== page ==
The resulting work was shown in Germany in 1948 and 1949 as part of the greater de-Nazification program. But it was withheld from American audiences (for reasons that have never been clear) until now.

"Nuremberg," a meticulous restoration by Schulberg's daughter Sandra and Josh Waletzky, faithfully preserves the original 1948 documentary, adding new subtitles and a narration by Liev Schreiber.

The intervening decades make the film's messages all the more potent -- and not only in its depiction of how economic insecurity, intolerance and demagoguery can be used to manipulate the most depraved forces of a civilized society. "Nuremberg" also stands as a fascinating record of a nascent international court system, the wages of aggressive war and a country's tentative steps toward coming to grips with its history.

Schulberg's father made "Nuremberg" for the U.S. War Department and the U.S. military government in Berlin, using footage he and his screenwriter brother Budd gathered for the two evidentiary films Supreme Court Justice Robert Jackson requested: a four-hour documentary on the history of Nazism and a one-hour documentary about the concentration camps. Schulberg also had access to 25 hours of the trial itself, which lasted nearly a year. Cobbling together the Nazis' own propaganda footage (some of it shot by Leni Riefenstahl), some postwar footage he himself filmed and the trial testimony, Schulberg created a fascinating collage, juxtaposing the bitter truths of the war -- its lies and cruelties and mass murders -- with scenes of its most notorious architects being confronted about their roles.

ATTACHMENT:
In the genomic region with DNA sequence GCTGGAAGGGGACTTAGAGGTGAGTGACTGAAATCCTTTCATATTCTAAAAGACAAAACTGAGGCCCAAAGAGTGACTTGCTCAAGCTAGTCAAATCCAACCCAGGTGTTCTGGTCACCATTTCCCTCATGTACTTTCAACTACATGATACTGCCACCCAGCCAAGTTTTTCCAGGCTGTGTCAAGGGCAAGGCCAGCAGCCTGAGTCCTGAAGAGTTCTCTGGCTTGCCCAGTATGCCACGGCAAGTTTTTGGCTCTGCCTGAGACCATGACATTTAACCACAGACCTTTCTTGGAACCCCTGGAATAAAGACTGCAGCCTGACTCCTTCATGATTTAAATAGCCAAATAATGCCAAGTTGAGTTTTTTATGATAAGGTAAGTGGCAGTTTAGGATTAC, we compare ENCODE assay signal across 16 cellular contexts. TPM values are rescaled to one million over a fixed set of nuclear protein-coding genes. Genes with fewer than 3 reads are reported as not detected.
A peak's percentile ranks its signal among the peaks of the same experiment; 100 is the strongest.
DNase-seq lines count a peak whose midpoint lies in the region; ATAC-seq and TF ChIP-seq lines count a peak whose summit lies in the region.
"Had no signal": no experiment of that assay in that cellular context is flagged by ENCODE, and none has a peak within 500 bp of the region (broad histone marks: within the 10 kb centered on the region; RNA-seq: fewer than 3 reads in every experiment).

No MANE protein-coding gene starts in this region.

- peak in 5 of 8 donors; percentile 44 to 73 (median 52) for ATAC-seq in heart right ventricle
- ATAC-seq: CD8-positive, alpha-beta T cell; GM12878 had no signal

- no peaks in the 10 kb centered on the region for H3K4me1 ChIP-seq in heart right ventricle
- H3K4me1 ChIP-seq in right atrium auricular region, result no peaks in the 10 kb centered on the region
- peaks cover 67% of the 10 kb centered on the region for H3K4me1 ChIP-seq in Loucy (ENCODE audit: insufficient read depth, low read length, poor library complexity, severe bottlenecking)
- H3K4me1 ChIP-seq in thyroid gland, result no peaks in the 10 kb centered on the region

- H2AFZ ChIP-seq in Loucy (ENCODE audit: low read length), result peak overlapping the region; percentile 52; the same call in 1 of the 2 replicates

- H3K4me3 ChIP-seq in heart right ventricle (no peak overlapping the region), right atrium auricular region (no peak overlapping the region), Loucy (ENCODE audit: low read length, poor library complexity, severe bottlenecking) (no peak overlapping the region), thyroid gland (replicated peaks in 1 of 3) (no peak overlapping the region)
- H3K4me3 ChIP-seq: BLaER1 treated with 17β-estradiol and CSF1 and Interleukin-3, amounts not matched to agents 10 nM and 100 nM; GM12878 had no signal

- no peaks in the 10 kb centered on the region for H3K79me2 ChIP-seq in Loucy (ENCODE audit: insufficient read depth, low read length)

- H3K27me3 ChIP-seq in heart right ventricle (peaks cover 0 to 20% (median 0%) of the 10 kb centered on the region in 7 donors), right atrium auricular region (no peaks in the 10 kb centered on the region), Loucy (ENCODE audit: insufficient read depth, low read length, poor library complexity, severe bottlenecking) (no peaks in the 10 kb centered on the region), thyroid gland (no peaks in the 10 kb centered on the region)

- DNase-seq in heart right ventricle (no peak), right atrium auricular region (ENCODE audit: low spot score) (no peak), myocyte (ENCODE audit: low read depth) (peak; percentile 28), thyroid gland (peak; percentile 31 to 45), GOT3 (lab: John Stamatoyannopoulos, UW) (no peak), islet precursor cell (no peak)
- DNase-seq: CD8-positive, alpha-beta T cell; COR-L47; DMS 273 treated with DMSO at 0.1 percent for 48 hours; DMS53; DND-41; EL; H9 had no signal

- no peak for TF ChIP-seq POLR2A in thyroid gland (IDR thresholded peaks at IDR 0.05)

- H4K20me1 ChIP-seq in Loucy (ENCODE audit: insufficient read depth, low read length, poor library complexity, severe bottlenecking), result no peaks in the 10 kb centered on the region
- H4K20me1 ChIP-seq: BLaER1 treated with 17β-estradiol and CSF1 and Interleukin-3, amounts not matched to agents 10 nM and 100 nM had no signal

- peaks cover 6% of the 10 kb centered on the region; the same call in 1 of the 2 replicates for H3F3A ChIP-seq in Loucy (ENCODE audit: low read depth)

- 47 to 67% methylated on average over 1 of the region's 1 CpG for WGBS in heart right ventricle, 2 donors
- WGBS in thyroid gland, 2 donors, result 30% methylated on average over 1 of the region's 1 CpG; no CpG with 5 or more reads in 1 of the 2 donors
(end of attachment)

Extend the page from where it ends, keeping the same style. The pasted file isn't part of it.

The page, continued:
It's a tawdry, dispiriting tableau. Viewers will be familiar with some of the most distressing images in "Nuremberg," but Schulberg and his team managed to uncover their own fresh hells, such as a film depicting an early gas chamber, using a car with a long exhaust pipe leading into a small cabin. At the trial, the accused war criminals -- 22 in all, including Hermann Goering, Rudolf Hess, Joachim von Ribbentrop and Albert Speer -- looked alternately bored and disgusted, shielding their eyes from the movie lights with dark sunglasses.

Because "Nuremberg" was aimed primarily at German audiences, some references to German history and institutions will be lost on contemporary American audiences. But the specificity of its mission adds to the allure of a film that possesses a riveting brand of rough, raw immediacy. Seen alongside the equally extraordinary "A Film Unfinished," with its Nazi footage of the Warsaw ghetto, "Nuremberg" provides yet another mesmerizing lesson in how even the most cynical propaganda can be recast in the service of truth. And with terms like "war crimes," "military tribunals" and the "Nuremberg principles" now part of a sometimes overheated political vernacular, this heroically preserved film offers a sobering lesson in where and why many of those ideas were first conceived. The "today" of its original title may be been meant for a different generation, but "Nuremberg" couldn't be more of the moment.

Contains disturbing images of the Holocaust and World War II. In English, French, Russian and German with English subtitles.

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Nuremberg: Its Lesson For Today (Nurnberg und seine Lehre) ... As documented in the film, the trial established the "Nuremberg principles," laying the ...
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Nuremberg: Its Lesson For Today (Nurnberg und seine Lehre) - Movie ... - [ Traduzir esta página ]
"Nuremberg: Its Lesson For Today" shows how the four allied prosecution teams from the United States, Great Britain, France, and the Soviet Union built ...
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16 Jan 2011 ... Nuremberg: Its Lesson For Today (Nurnberg und seine Lehre) Directed By: Pare Lorentz Theatrical Release Date: 01/01/1900. Run Time: 01:18 ...